Diet pill manufacturers market their products aggressively, often making tall claims on effectiveness by quoting incredulous real life examples in their advertisements. It is but natural for people to be a little skeptical of the effectiveness of these diet pills, especially looking at the magic results that manufacturers claim in their ads. But do natural diet pills actually work? Do they have any effect on weight loss? Here’s a realistic look at the diet pills and their effectiveness on people.
Effects on Diet Control: There are various kinds of diet pills. Some of these products are marketed as appetite suppressants and digestive aids. Appetite suppressants help people by reducing hunger pangs. People on a diet will inevitably feel hungry from time to time. For some people, hunger pangs are even painful. This also triggers a psychological response in people, which is called food cravings. This powerful psychological craving is the main cause for many people to fail in pursuing a diet plan to its completion. Diet pills indirectly help in negating food cravings by directly reducing hunger pangs. They react with the digestive acids and dilute them. The diluted acids are not powerful enough to cause stomach pains or hunger pangs.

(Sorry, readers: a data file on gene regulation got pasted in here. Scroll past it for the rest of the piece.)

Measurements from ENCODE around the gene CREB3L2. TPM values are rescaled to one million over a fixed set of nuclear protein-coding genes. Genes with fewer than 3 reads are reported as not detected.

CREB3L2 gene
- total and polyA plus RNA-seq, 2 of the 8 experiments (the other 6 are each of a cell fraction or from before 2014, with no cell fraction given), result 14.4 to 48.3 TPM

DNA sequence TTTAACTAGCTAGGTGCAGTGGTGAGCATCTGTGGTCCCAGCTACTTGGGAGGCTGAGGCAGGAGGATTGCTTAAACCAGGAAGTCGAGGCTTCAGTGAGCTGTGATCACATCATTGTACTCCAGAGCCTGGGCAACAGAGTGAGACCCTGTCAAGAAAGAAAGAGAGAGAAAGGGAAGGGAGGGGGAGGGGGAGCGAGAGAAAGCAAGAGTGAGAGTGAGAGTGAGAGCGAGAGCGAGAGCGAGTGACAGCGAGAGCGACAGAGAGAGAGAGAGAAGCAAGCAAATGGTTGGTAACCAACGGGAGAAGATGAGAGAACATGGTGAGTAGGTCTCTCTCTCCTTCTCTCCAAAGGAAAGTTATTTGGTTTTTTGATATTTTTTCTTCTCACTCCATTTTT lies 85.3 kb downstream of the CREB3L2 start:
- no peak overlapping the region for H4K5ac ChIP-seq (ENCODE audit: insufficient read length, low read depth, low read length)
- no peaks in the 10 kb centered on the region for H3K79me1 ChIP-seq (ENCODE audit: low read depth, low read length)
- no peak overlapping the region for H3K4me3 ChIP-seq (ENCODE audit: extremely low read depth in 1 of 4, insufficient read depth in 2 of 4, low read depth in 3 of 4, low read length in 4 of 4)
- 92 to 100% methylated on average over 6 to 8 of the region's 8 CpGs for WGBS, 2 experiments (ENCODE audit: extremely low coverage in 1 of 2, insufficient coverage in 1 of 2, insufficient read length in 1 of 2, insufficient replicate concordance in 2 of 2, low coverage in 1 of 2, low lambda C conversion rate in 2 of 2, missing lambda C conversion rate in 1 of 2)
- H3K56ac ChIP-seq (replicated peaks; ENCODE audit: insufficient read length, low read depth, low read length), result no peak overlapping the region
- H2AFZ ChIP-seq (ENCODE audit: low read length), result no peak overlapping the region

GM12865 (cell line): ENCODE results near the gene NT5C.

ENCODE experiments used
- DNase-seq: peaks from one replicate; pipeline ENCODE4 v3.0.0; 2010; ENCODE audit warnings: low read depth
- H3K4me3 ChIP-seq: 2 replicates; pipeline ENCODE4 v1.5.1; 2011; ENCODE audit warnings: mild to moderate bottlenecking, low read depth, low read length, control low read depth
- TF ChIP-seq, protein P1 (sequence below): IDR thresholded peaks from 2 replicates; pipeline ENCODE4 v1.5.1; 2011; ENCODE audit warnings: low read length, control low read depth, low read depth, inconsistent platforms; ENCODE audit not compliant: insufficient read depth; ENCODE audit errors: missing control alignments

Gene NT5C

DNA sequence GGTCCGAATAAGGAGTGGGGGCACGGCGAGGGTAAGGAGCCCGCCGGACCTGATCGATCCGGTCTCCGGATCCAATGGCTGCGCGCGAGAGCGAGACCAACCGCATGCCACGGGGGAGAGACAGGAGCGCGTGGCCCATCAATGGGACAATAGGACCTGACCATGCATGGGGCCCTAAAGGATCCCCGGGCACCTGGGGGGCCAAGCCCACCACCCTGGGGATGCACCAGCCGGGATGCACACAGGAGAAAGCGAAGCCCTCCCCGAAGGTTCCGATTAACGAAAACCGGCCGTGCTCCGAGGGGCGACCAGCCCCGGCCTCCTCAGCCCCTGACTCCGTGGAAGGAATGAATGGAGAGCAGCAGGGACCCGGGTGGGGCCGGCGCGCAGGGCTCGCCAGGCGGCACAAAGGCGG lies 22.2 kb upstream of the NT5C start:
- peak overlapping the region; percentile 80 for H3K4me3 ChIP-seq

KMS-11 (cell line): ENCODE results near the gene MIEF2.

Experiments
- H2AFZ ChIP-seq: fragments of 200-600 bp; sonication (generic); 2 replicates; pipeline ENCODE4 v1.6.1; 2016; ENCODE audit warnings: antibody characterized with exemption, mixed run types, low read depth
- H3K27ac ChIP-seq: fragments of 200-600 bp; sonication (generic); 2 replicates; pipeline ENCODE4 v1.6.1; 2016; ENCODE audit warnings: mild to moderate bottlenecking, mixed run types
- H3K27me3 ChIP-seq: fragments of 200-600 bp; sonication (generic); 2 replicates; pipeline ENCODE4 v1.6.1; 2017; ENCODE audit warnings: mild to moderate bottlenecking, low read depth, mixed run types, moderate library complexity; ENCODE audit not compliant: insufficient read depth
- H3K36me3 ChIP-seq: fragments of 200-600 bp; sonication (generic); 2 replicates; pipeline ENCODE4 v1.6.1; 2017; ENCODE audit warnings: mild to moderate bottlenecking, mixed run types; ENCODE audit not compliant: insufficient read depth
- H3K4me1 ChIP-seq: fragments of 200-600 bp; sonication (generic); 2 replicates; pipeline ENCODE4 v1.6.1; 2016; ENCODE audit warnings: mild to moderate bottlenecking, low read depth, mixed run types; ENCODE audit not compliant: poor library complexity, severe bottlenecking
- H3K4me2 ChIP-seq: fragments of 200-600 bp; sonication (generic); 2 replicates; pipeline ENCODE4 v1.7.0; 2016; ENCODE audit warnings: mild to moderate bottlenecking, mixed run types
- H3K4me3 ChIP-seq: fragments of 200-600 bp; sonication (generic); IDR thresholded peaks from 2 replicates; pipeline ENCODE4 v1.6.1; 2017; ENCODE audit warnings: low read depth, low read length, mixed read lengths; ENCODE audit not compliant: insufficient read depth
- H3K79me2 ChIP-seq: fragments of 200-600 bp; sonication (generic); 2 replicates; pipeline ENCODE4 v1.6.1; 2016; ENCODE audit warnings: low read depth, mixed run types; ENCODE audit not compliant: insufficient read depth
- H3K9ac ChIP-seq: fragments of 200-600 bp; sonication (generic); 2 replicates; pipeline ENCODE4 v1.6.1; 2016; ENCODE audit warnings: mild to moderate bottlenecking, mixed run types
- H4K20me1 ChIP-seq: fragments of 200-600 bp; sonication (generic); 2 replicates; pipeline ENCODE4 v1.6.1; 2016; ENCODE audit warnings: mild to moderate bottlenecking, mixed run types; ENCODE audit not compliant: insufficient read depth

Appetite suppressants: Some diet pills directly act on the digestive acids and neutralize them (as opposed to diluting them). Neutralized digestive juices are unable to digest food and convert it into fat and energy. The body will not hold undigested food in the stomach for a long time; it sends it off into the intestines and eventually for excretion.
These type of diet pills prevent accumulation of fat in the body, which in turn will force the body to burn existing fat reserves. When that happens, weight loss occurs. Diet pill induced weight loss can be very drastic. That’s because not only does the fat reserves get depleted, the body is not getting enough fat from the food intake. So, people using these pills should follow the physician’s recommendations to avoid complications.